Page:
TWO more people have been diagnosed with listeria traced to contaminated NSW rockmelon.
A Victorian man and a Queensland woman are the latest victims of the outbreak which has now affected 17 people across Australia.
Authorities issued an alert in late February and confirmed last week that three of those people who had been diagnosed had died.
The rockmelon producer in Nericon, near Griffith, voluntarily stopped production after being told of the contamination. Honeydew melon and watermelon from the farm have all tested negative for listeria.
The NSW Food Authority and Berejiklian government came under fire following accusations they took weeks to warn the public after beginning investigations in January.
- NSW Health defends rockmelon actions
- Listeriosis outbreak thought to be linked to NSW rockmelon
- 10 diagnosed with listeria during outbreak in NSW
But NSW Primary Industries Minister Niall Blair hit back, telling ABC's Country Hour there had been no delay and everything was done "by the book".
NSW Health previously defended its response, saying it followed established protocols and takes outbreaks "very seriously".
The NSW Food Authority issued a warning on February 28 as soon as an investigation indicated the rockmelon was the likely source, it said.
The Australian Melon Association issued and update this morning saying the NSW Food Authority visited the implicated farm and conducted microbial tests of all areas of the packing operation, coolrooms, soil and water.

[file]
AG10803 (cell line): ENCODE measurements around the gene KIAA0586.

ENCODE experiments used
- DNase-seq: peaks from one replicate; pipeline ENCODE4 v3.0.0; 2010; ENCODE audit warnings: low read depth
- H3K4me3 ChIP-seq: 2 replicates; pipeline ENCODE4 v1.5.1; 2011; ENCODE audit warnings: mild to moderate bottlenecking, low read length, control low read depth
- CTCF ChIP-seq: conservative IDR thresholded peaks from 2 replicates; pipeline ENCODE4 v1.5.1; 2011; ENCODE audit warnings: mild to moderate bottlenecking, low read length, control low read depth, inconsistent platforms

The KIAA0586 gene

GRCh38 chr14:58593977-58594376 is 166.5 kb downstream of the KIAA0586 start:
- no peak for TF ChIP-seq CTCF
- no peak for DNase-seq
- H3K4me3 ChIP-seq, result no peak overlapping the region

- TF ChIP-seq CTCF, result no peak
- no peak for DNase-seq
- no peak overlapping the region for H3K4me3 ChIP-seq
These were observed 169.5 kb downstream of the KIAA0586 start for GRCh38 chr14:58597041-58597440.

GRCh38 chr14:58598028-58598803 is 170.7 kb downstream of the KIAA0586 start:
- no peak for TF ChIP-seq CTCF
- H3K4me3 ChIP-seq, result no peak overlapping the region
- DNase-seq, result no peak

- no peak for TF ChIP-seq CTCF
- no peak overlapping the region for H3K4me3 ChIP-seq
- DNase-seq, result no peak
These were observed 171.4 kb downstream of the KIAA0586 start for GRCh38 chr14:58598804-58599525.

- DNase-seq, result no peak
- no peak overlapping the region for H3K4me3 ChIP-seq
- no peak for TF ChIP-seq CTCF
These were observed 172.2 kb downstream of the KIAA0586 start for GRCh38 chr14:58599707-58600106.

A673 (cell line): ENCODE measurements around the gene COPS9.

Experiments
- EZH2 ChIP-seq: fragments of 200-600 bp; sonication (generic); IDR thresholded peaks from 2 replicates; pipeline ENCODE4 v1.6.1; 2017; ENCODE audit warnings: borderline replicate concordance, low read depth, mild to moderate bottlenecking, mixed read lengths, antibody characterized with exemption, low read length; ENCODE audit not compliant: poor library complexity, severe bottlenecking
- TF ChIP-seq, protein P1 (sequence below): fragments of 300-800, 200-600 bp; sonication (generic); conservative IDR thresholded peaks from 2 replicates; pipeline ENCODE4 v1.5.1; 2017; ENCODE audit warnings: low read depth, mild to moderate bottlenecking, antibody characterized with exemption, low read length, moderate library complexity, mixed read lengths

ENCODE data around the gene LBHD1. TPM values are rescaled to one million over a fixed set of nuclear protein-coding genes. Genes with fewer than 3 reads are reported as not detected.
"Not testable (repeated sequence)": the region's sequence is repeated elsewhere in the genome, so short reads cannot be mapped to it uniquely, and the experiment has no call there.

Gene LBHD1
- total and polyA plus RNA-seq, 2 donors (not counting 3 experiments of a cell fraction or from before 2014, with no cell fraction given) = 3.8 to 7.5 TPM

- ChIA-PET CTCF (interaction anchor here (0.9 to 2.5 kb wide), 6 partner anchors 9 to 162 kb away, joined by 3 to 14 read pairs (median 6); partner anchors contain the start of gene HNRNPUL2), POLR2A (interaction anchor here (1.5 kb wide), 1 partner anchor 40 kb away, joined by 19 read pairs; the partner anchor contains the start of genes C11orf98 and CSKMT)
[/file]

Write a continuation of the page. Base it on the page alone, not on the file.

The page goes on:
It is not yet known what has caused the outbreak.
AMA industry development manager, Dianne Fullelove, said the association has requested a report on the testing and the results, as the industry as a whole needs to learn from the incident.
“It is not known yet when that report will be completed. The grower will not be able to supply rockmelons until the investigation is complete and the NSW Food Authority allow supply from the farm to resume,” Ms Fullelove said.
She confirmed that other farms currently supplying rockmelons to the market have tested negative for food-borne microbial diseases including listeria.
To help other growers who are not implicated in this issue, the AMA has created an information webpage on the melon industry website that provides a source of evidence to help growers negotiating sales.
- An open letter to the AMA on NSW Government letterhead, from the NSW Food Authority stating that they are only concerned about one grower and that as of March 2, 2018, all rockmelons available for sale or export are not implicated in this outbreak.
- Negative microbial test results for currently supplying farms.
- Food safety posters for growers.
“We have been working to maintain information flow to wholesalers and retailers concerning the process of the investigation and the concerns of other supplying growers,” Ms Fullelove said.
“Although the implicated grower has not been named by the NSW Food Authority, we have done everything possible to ensure that other growers keep the confidence of the supply chain.
“Overall, there is sympathy for growers who are affected through no fault of their own. We will be aiming to capitalise on that message. We have also developed an information page for consumers on the industry website.”
With Australian Associated Press.